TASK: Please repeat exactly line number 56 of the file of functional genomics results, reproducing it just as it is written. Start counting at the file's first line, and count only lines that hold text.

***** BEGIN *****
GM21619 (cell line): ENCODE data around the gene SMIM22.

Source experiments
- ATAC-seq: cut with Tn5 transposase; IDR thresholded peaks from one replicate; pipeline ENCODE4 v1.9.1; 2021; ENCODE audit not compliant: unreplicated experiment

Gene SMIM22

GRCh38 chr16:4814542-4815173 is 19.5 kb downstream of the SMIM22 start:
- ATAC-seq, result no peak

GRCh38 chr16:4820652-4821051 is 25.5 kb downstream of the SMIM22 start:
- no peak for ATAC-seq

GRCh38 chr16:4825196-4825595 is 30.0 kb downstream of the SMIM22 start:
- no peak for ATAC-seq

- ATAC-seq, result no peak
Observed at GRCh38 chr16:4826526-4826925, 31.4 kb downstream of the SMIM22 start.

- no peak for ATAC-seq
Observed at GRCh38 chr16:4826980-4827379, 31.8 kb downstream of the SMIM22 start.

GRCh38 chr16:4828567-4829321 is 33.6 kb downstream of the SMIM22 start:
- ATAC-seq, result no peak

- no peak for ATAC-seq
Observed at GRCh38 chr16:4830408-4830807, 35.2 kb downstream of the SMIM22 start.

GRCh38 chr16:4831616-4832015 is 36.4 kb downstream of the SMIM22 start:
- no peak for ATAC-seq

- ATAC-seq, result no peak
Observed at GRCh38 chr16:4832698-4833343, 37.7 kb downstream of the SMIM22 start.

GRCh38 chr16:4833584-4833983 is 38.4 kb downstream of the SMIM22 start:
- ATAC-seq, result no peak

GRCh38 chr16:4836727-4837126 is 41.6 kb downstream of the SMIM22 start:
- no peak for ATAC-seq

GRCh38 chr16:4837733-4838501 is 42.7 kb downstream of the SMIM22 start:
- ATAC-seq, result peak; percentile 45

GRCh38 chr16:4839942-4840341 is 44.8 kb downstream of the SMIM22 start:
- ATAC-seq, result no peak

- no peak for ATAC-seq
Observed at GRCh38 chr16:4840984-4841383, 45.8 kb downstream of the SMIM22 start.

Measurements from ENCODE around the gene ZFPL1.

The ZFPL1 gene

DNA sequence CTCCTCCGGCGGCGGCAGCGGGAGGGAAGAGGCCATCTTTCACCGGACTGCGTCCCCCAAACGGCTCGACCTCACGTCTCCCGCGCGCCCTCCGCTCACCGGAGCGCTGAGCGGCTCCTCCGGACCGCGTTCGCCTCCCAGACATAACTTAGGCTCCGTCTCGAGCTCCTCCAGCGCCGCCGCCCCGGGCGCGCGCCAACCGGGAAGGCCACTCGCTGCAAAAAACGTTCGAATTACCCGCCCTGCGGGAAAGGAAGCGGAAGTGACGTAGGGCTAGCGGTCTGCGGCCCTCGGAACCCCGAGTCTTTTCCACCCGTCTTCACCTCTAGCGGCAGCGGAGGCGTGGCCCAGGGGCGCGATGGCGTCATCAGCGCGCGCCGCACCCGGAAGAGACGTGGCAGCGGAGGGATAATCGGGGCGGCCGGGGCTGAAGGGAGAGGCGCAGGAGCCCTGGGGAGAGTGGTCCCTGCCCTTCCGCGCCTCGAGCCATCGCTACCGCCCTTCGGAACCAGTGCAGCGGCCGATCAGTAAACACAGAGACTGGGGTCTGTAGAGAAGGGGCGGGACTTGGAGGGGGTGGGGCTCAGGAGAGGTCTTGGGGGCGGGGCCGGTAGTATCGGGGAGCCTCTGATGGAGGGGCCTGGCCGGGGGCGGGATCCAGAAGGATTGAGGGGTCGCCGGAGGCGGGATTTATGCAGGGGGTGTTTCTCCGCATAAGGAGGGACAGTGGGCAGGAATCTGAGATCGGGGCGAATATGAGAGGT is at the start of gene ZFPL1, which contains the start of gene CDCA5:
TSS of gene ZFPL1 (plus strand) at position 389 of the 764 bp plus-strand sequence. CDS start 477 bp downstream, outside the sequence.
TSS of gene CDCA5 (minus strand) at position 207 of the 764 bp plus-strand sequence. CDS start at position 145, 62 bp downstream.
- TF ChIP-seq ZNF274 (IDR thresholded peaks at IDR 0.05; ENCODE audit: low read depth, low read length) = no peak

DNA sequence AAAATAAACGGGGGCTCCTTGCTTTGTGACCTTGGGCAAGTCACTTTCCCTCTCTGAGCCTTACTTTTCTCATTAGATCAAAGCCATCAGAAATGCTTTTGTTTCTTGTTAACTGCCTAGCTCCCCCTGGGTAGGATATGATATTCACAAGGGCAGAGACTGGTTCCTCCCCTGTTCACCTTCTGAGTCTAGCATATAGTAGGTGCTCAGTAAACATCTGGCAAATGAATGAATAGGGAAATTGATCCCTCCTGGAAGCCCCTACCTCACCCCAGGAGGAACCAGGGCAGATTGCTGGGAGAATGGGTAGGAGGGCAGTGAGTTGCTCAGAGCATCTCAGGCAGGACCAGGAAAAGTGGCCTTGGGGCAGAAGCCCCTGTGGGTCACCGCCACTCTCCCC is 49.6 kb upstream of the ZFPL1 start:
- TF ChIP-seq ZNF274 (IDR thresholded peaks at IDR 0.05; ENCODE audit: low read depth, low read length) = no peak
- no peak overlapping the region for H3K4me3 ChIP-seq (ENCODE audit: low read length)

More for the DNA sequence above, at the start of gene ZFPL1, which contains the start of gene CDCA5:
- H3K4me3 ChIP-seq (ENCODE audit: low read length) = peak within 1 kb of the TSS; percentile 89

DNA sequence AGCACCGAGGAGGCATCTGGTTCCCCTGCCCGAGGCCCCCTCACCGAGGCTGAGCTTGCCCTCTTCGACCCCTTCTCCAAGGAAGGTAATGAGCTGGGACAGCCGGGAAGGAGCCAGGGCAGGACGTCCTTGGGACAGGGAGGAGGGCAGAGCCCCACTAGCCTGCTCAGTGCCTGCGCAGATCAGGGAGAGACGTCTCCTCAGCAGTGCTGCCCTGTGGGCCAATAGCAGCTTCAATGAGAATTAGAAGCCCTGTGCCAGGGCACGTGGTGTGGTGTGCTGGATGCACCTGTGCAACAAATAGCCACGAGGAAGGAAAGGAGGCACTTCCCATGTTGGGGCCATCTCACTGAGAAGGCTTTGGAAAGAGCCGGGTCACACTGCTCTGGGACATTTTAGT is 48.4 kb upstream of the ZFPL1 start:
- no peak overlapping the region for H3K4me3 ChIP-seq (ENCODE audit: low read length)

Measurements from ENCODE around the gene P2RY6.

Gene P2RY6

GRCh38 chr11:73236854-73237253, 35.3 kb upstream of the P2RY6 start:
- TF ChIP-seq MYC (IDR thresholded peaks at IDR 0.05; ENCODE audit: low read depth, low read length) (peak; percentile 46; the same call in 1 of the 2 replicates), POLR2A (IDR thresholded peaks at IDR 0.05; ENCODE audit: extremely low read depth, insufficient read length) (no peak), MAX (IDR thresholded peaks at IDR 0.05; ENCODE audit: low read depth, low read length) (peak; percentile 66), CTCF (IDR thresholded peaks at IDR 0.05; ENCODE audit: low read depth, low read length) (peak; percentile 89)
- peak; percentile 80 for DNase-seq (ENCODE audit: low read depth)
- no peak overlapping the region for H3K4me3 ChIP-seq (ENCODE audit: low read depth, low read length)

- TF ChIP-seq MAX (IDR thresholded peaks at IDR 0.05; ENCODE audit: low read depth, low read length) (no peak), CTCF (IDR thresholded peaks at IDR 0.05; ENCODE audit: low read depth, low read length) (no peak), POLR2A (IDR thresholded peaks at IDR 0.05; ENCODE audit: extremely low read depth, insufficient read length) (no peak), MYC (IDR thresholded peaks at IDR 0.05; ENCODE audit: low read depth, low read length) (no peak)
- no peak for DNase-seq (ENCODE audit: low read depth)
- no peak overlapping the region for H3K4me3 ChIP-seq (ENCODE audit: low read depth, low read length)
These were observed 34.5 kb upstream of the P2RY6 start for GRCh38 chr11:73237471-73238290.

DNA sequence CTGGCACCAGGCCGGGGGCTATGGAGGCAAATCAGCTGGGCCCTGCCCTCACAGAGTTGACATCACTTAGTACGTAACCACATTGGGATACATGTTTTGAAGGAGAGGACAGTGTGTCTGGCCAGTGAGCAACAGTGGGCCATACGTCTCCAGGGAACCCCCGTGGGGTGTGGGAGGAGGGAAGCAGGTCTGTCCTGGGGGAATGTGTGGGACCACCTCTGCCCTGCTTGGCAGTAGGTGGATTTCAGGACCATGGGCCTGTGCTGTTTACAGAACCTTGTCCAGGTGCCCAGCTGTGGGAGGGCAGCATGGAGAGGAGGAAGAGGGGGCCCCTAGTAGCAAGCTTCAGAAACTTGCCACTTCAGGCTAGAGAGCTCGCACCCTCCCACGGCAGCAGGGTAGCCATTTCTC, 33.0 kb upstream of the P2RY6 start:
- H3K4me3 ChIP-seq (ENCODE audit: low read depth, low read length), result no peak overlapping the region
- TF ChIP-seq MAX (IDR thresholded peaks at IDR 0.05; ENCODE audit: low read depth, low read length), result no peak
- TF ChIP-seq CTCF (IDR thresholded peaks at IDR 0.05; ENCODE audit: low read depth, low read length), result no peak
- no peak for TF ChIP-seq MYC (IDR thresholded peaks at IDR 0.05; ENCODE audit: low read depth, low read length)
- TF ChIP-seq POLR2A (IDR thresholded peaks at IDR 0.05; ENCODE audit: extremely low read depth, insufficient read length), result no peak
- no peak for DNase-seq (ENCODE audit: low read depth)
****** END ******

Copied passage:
DNA sequence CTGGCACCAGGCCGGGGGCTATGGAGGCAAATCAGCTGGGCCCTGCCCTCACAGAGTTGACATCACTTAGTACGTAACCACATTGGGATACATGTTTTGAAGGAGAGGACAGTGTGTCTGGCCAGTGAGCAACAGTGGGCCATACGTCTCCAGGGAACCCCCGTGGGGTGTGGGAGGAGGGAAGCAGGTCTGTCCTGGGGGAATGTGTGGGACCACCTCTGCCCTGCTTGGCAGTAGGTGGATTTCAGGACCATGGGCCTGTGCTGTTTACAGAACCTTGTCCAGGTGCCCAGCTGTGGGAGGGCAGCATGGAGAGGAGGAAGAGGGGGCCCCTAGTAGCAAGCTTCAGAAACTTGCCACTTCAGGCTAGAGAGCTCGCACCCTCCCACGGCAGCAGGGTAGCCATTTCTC, 33.0 kb upstream of the P2RY6 start: